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Extremism — reblogged


Here the object is to tag a fairly simple thought onto a more complex post, Extremism byKeith DeHavelle. Extremism considers the possibility of reforming Islam.

The Middle East is starting to look more sensible about Islamic extremism than is the Obama administration. Isn’t that a sad thing to say?

Here is a Saudi Arabian author being interviewed on television, and he describes the problem. He notes, correctly, that there is little difference between the “moderate” Muslim clerics and the most radical Muslim Brotherhood jihadist supporters: Both groups preach the same concepts from the same revered sources. He suggests that Islam needs a Reformation like Christianity had, and not just a Luther but a Calvin as well:

Turki Al-Hamad: “I don’t want to make generalizations, but most of our sheiks and preachers – or those who call themselves preachers – are incapable of producing discourse that would counter the extremist discourse, because the extremist discourse draws upon the same texts and sources as most of our sheiks and preachers. Their interpretation may differ, but the source is one and the same.”

What would a reformation of Islam look like? Sadly, we are seeing a reformation of Islam, but we just don’t see it as reform. However, ISIS and other radical Muslims probably do.

Perhaps we should try putting ourselves in their shoes. When Europe experienced the Protestant Reformation, what happened? Didn’t Christians make a large-scale effort to return Christianity back to its first century roots. Because those in charge of the status quo fought the change, many associate the Protestant Reformation with religious warfare. However, because Christianity does not support violence (Substantial numbers of Christians are pacifists.), when people began reading the Bible in large numbers, the violence subsided.

What would Islam’s 6th/7th century roots look like? When Muhammad started spreading Islam, he did so with force. Muslims warred upon infidels and punished those who refused to accept their religion. The violent spread of Islam is still the way large numbers of Muslims view at least one aspect of jihad (Jihad: holy struggle or holy war?), and their efforts to form an Islamic Caliphate in the Syria and Iraq looks altogether too much like what has happened before.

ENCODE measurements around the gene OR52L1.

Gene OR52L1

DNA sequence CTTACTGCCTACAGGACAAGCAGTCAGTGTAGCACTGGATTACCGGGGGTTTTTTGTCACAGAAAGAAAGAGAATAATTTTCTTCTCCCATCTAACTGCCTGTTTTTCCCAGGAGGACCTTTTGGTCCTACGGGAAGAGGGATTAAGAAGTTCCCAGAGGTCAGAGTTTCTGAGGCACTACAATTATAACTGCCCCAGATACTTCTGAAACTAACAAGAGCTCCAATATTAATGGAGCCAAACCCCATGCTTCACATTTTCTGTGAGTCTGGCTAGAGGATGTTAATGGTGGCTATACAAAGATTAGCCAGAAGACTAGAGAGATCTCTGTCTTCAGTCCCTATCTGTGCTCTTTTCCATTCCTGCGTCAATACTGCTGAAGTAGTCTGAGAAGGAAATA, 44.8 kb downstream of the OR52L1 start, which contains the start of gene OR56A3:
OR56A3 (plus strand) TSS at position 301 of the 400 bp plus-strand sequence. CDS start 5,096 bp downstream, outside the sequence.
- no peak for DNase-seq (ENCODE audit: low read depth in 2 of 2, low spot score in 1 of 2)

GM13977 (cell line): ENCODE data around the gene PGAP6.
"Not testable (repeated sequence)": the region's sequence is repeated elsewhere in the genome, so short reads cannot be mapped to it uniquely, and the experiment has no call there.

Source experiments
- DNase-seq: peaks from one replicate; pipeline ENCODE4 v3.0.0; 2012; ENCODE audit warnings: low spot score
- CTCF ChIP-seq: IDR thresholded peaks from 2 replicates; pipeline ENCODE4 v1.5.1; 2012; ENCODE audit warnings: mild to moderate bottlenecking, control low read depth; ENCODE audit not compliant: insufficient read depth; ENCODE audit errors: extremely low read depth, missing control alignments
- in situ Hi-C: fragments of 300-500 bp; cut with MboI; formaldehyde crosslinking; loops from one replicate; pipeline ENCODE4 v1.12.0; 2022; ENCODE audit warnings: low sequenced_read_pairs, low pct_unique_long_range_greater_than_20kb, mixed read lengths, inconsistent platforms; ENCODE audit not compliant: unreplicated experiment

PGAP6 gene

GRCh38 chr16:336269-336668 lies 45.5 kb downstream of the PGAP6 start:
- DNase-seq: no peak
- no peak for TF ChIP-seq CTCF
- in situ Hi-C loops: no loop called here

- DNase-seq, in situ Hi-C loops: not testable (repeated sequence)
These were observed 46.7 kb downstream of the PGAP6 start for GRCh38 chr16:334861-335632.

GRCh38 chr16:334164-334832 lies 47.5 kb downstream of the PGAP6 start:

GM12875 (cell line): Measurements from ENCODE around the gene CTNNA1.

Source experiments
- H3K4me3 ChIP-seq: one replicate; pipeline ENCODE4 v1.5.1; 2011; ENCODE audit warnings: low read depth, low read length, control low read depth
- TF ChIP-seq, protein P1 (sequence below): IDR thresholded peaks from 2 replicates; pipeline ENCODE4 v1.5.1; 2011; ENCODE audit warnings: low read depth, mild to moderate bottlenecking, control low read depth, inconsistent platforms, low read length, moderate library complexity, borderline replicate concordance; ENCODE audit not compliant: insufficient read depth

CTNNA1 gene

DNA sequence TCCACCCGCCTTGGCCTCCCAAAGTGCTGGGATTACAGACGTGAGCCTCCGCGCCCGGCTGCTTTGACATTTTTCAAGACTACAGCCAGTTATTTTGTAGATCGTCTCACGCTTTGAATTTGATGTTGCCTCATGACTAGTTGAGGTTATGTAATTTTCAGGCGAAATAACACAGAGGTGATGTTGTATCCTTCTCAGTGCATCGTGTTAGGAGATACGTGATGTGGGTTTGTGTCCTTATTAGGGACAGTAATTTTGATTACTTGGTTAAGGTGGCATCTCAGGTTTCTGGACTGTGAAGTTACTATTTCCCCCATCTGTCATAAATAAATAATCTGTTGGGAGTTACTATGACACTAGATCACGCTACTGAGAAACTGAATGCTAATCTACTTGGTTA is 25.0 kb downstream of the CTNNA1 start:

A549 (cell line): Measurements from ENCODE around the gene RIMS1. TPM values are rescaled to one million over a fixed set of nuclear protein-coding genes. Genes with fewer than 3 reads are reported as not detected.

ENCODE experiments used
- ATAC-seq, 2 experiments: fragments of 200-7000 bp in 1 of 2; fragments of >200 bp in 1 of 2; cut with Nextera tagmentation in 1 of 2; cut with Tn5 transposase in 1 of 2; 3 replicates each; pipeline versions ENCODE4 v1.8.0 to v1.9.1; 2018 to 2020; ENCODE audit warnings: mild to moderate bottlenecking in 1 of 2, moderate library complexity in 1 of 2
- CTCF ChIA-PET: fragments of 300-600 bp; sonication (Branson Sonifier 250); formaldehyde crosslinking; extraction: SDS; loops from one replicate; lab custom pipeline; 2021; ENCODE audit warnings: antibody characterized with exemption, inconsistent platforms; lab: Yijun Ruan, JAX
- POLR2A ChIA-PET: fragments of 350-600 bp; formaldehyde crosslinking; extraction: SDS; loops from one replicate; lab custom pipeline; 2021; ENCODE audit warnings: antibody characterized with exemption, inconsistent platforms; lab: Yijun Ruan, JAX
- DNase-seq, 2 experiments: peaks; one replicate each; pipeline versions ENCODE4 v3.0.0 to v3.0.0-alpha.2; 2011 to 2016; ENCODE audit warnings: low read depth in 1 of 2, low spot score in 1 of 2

Would publishing the Qur’an and encouraging people to read it help? No. The Qur’an encourages Muslims to war against and maltreat infidels. Therefore, when we consider how to deal with radical Muslims, we may wish to review the events that stopped Islam from spreading into Europe. We may wish to remember that Christians fought back because hostile Muslims left them no other option.

Battle of Vienna, 12 September 1683 (from here)

Battle of Vienna, 12 September 1683 (from here)

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In a previous post, SO YOU LIKED MY POST?, I expressed considerable ambivalence about the like function. There is no restriction on its use by spammers and trolls and various other troublemakers. Thus, the fact that spammers now like everything they can get at does not surprise me much.

Nevertheless, I am still somewhat puzzled by people who like what I have posted when I in fact know they don’t. I suppose they do it for the same reason as the spammers. By pretending they are what they are not, they want to bring unsuspecting people to their websites.

There is also another possibility. Frustrated trolls may just want to remind me and their other victims they are still around. That thought actually caused me to chuckle. The gravatar of one of guys I kicked off my blog refers to an Egyptian pharaoh. It is long time since that pharaoh been around.

So what have I learned. Be wary. The Internet is a wonderful place except when it is not. If we don’t recognize the gravatar, there is a good chance that clicking on it will just take us where we did not want to go.